UK police using 'excessive force' against Palestine protestors, activists say
Activists staging a week-long demonstration outside a subsidiary of Israeli arms firm Elbit Systems in the UK have accused British police of using excessive force to crack down on their right to protest.
Palestine Action organised the sit-in outside UAV Tactical Systems last week in a bid to shut down the factory, where hundreds of protestors have joined and dozens have set up camp.
Police confiscated some of the protestors' equipment and imposed several conditions on the protest that came into force on 30 April.
On Wednesday, Campaign Against Arms Trade (CAAT) and the Network for Police Monitoring (NETPOL) issued a statement slamming the police actions as "outrageous".
‘You can't write poems about trees when the woods are full of policemen.’ Bertolt Brecht— Shareefa Energy (@ShareefaEnergy) May 3, 2023
Leicestershire police yesterday at the @Pal_action Elbit siege being heavy handed. They confiscated people’s tents but the people continued the siege and still slept in front of the factory pic.twitter.com/WridGCL9ML
"The policing operation in Leicester against Palestine Action is outrageous. We not only have a right, but a duty to protest against immoral arms sales," said Emily Apple, CAAT’s media coordinator.
"People in Leicester are rightly angry about having a weapons factory on their doorstep and they should be allowed to express this anger without police harassment. However, the police are showing, once again, that they are there to protect the interests of arms dealers whilst stamping over our right to dissent."
On Sunday, Leicestershire Police imposed several conditions on the protest, including limiting access to the assembly area and restricting areas where structures can be erected.
Activists took to social media to highlight the police's confiscation of their equipment, which was later replaced by local people who came to their aid.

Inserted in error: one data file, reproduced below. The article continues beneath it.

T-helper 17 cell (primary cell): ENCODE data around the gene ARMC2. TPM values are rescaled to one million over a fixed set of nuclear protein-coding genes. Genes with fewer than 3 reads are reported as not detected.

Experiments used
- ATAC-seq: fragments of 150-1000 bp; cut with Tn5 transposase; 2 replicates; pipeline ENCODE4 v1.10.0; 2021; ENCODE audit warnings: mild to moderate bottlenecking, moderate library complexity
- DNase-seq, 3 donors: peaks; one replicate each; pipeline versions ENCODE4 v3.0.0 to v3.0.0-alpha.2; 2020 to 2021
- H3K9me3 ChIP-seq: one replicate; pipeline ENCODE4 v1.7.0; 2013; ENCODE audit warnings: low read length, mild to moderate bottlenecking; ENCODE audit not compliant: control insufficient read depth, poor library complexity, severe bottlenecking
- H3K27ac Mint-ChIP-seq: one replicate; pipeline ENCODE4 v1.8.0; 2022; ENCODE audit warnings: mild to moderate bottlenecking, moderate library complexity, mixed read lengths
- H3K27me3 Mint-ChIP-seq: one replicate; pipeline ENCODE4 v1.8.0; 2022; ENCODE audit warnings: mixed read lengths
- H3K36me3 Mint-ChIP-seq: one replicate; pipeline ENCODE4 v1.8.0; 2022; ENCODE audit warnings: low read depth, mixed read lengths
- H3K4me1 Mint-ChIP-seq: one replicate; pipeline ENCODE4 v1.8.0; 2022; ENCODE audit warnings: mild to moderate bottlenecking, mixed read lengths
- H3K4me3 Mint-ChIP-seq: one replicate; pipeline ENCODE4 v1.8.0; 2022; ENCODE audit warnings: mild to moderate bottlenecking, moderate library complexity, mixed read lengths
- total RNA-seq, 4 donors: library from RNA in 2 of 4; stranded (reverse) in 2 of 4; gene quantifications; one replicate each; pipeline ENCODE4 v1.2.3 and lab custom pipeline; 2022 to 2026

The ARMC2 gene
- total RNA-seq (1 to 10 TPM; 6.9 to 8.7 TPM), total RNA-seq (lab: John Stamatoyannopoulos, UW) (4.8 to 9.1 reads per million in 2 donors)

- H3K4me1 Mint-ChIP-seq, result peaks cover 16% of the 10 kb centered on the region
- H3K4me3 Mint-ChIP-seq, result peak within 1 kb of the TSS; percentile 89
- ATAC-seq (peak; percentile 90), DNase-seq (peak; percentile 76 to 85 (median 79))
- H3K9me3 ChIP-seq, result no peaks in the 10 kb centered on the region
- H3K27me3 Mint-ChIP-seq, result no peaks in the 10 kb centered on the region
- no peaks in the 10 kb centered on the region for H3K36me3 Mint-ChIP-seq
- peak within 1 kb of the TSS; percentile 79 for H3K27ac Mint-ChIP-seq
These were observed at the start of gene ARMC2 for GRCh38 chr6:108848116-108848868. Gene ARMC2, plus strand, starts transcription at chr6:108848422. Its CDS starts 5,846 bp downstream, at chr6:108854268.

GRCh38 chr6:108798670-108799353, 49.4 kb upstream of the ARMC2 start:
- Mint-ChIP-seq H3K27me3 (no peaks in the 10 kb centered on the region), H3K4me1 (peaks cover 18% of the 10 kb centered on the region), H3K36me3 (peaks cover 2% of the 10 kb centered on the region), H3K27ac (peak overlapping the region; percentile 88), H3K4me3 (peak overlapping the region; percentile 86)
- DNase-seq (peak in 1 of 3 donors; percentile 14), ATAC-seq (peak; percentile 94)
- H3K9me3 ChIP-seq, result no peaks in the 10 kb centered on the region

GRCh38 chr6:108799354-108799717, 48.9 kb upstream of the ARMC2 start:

"Police took everything but Leicester’s Muslim community brought us beds, mats, sleeping bags, food | still here #ShutElbitDown hell yeah!" tweeted activist Sarah Wilkinson on Wednesday.
The New Arab reached out to Leicestershire Police for comment but did not receive a response by the time of publication.
Increased police powers
CAAT and Netpol added that the right to protest is under threat in the UK, warning that the government's new Public Order Act will restrict protest to the "most minor inconveniences".
The law threatens those who lock or attach themselves to public buildings or infrastructure six-month prison sentence or an unlimited fine, and empowers police to stop and search protestors.
"We are increasingly worried that the police will interpret what they decide is 'serious disruption' in the most restrictive way and then use the sweeping powers granted to them by the new Public Order Act to close down any demonstrations organised by groups considered a 'threat'", said Kevin Blowe, Netpol’s Campaigns Coordinator.
"On top of new, more severe offences and even more new police powers, this also leads to a massive increase in police surveillance. We are witnessing the criminalisation of entire movements in order to send a warning that civil disobedience tactics – in any circumstances – are liable to result in an aggressive response from the police."
Parts of the anti-protest law came into force on Wednesday.
Last month, UN High Commissioner for Human Rights Volker Türk described the new law as "worrying", warning that it "appears to target in particular peaceful actions used by those protesting about human rights and environmental issues".